The United States agreed yesterday to allow the Soviet Union to make the biggest grain purchase in history.
The Soviets can buy up to 25 million metric tons of wheat and corn during the next 12 months, about 10 percent of what the United States is expected to produce this year. A metric ton is 2,200 pounds.
Officials at the Department of Agriculture said the sales, which had been widely expected by grain traders, will not have a significant effect on prices.
But the U.S. action comes at a time when the Carter administration is promoting new initiatives to combat food prices. Grain prices are much higher than a year ago, partly because of the anticipated Soviet sale, and, now that it is approved, prices probably will not fall, according to farm experts.
In 1972, the Soviets secretly bought 18 million metric tons of wheat and corn, some of which was sold at prices subsidized by the U.S. government. That controversial sale, which led to major food price increases in the United States, resulted in an agreement under which Washington must give prior approval to purchases of more than 8 million tons in one year.
The approval came just three days after President Carter's televised address to the nation concerning the latest tension between the United States and the Soviet Union, the "combat brigade" of the Soviets in Cuba.
The agreement announced yesterday does not rule out purchases beyond the 25-million-ton figure, but added sales would require another approval.
Under Secretary of Agriculture Dale Hathaway, who headed the U.S. delegation in the talks here, said the situation now is totally unlike that in 1972.
"Our supply availability is such that the purchases would not have a significant effect on prices because we have a farmer reserve program and record crops," Hathaway said, adding, "and we are not paying them to take it."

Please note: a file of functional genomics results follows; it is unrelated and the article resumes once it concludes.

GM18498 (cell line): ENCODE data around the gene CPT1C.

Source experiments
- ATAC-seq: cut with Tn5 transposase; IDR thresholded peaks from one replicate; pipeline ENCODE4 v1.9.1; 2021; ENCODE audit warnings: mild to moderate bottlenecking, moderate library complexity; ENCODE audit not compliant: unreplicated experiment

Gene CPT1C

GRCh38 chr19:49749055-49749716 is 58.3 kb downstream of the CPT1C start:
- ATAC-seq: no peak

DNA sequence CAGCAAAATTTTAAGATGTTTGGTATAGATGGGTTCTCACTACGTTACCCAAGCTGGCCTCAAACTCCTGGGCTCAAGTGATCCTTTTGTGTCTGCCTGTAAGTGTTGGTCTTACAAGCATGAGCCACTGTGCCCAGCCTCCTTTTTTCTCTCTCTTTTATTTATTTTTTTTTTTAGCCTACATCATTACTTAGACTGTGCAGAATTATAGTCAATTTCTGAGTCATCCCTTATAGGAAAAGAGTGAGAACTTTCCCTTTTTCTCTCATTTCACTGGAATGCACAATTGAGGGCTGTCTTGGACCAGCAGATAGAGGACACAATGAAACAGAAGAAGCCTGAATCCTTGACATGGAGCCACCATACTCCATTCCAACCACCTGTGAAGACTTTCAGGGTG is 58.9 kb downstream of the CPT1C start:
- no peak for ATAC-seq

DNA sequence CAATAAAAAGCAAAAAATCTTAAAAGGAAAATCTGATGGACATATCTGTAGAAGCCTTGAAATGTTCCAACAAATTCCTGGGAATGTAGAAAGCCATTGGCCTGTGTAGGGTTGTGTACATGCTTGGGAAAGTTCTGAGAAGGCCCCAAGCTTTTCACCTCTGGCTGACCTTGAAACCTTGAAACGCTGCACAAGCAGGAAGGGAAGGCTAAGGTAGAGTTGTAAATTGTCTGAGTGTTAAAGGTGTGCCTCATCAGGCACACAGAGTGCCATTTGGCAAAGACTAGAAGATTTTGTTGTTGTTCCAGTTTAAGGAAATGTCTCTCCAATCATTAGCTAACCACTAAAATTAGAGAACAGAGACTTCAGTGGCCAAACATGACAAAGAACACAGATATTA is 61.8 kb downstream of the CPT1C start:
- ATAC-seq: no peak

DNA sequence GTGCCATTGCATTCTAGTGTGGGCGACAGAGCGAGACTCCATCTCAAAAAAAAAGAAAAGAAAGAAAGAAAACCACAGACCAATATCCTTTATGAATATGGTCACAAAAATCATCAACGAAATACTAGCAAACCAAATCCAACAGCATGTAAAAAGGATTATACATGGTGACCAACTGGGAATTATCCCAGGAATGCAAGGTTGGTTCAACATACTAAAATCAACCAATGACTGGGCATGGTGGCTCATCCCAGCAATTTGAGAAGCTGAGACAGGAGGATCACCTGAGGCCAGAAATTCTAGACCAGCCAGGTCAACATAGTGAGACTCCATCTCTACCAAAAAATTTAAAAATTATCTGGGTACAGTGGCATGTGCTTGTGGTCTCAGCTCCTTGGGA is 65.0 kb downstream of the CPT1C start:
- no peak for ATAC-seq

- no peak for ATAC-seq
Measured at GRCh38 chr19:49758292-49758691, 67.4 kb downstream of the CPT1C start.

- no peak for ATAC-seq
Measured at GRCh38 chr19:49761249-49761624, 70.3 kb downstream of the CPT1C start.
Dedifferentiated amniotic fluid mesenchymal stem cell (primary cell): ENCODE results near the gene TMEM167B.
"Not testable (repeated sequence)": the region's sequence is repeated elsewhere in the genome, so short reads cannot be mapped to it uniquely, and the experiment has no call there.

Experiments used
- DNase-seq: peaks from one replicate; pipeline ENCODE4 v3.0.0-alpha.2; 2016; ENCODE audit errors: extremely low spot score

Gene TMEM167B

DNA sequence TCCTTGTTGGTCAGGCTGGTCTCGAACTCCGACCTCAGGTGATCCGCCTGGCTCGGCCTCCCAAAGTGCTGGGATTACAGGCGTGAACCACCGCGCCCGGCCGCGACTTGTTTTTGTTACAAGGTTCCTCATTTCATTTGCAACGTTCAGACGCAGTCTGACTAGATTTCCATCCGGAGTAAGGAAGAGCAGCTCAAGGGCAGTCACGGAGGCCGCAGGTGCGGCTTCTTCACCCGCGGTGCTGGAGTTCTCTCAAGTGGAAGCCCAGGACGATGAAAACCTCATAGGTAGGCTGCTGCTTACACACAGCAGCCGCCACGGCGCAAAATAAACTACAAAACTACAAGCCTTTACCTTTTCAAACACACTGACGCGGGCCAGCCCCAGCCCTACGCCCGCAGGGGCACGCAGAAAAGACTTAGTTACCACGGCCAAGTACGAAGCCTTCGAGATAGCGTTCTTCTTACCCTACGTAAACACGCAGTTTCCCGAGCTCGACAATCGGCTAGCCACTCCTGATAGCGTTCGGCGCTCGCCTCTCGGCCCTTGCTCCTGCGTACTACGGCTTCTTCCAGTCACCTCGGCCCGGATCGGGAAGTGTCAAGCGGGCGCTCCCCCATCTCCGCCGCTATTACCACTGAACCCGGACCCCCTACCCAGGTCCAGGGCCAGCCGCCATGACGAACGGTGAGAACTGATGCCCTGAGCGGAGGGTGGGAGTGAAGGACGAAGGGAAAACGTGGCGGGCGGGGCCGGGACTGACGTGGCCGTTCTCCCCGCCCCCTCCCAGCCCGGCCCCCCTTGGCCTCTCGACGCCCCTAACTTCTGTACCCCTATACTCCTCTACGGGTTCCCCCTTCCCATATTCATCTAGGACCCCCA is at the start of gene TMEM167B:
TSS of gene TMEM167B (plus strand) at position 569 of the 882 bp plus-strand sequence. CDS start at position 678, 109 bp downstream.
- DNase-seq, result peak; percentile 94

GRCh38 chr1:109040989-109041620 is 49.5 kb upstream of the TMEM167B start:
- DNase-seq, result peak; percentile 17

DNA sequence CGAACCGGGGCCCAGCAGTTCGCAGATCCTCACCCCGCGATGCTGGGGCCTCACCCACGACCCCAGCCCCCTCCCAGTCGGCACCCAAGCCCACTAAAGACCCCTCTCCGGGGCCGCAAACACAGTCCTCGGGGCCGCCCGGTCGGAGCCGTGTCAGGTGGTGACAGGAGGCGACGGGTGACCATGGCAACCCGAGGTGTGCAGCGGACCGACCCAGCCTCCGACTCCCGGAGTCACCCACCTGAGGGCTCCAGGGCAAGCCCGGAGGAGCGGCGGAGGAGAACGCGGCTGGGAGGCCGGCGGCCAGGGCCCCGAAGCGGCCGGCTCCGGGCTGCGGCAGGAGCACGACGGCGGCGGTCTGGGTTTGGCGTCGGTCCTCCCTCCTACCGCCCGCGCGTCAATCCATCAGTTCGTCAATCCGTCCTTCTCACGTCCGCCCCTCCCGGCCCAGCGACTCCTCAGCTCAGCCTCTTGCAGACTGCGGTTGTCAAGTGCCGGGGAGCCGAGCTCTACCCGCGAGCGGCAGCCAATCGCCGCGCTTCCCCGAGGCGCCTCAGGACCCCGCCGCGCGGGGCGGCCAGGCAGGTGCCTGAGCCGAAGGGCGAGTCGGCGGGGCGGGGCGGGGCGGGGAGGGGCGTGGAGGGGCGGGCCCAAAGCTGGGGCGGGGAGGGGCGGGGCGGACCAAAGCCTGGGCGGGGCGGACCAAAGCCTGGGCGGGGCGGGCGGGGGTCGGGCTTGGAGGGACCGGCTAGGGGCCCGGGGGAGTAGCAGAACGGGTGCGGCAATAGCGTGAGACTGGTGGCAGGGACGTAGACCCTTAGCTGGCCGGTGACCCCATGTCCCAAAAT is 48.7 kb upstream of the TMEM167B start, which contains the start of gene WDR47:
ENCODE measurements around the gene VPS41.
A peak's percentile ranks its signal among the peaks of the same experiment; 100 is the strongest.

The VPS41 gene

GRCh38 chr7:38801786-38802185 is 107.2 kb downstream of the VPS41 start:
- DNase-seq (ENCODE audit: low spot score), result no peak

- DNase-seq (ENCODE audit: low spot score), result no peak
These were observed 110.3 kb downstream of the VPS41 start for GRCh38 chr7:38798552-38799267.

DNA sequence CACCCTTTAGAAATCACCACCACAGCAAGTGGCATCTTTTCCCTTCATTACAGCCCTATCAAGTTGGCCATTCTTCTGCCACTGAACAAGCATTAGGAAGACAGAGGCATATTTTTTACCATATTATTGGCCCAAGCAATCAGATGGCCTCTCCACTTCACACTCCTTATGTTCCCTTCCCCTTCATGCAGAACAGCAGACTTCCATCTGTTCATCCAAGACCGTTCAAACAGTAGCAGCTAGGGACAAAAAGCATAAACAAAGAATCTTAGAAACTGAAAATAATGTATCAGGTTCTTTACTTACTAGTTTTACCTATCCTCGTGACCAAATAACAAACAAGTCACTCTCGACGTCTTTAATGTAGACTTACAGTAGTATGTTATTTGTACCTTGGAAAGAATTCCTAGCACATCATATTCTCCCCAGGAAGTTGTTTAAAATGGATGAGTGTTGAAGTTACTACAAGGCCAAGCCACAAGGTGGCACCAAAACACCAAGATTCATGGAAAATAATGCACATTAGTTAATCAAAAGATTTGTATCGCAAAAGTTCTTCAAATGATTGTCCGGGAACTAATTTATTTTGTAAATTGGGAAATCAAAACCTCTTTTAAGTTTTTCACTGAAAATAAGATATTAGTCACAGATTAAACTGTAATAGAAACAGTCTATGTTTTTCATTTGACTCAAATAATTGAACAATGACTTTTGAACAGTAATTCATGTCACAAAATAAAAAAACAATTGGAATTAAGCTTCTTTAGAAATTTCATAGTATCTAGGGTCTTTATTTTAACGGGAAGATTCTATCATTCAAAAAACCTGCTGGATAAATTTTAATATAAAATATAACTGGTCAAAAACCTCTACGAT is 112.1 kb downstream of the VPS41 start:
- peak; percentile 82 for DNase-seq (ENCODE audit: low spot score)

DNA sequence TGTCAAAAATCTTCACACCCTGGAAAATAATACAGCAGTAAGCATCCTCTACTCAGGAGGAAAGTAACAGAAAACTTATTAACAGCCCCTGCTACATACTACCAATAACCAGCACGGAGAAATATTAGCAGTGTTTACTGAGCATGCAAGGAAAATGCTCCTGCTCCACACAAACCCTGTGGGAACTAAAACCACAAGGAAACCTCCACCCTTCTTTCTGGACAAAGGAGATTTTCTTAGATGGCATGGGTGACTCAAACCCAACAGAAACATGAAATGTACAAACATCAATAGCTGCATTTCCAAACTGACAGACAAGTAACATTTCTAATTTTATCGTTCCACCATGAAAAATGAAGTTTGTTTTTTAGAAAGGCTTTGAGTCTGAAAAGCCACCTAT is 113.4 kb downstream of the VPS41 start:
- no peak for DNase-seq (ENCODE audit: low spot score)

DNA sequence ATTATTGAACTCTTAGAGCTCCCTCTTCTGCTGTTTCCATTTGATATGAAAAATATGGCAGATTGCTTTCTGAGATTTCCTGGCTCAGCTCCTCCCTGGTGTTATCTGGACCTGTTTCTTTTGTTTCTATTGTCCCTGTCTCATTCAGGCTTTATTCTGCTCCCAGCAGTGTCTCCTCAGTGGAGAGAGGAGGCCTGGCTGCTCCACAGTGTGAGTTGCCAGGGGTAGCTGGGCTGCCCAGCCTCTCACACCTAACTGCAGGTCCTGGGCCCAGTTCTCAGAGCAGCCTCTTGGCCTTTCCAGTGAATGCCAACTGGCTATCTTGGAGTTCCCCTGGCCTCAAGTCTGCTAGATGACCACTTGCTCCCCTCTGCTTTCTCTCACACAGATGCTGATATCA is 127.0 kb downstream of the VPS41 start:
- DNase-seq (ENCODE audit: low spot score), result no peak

The Soviet Union, which already has bought the first 8 million tons allowed under the agreement, needs to import up to 32 million tons of grain in the coming year because poor weather has damaged its crop.
Agriculture officials estimate that the Soviet crop will be about 180 million tons, at least 40 million below target.
In addition, part of the U.S. grain could end up in Vietnam and Cambodia.Despite the prospects of its own poor harvest, the Soviets have shipped tons of grain to Vietnam to support their ally and are reported to be supplying grain to the Vietnamese-backed regime in Cambodia to alleviate famine there.
This year's U.S. wheat crop is about 57.8 million metric tons, or 2.12 billion bushels, up 18 percent from last year and the second-largest crop ever. The Agriculture Department recently announced that farmers would be eligible for all wheat price-support programs even if they divert no land from production. A 10 percent set aside was required during the past year.
The corn crop now being harvested is expected to be a record 185 million tons, or 7.27 billion bushels. That is about 3 percent higher than last year's crop which was a record.
In the marketing year ended last month, the Soviets bought about 15.7 million tons. The year before, they bought 14.6 million tons. Each year, they bought about 3 times as much corn as wheat, since they use corn primarily for livestock feed.
The one unexpected element in the new agreement is that the Soviets can buy any mix of wheat and corn they choose. Since corn is cheaper at the moment, the additional purchases might be largely corn, a development that could anger U.S. wheat growers.
Hathaway said that even if the Soviets buy the full 25 million tons, supplies will be adequate to meet domestic demand and other export requirements and still maintain sufficient carryover into the 1980-81 season.
Corn prices at U.S. farms averaged about $2.50 a bushel last month. USDA estimates that they will average between $2.40 and $2.70 during the next 12 months.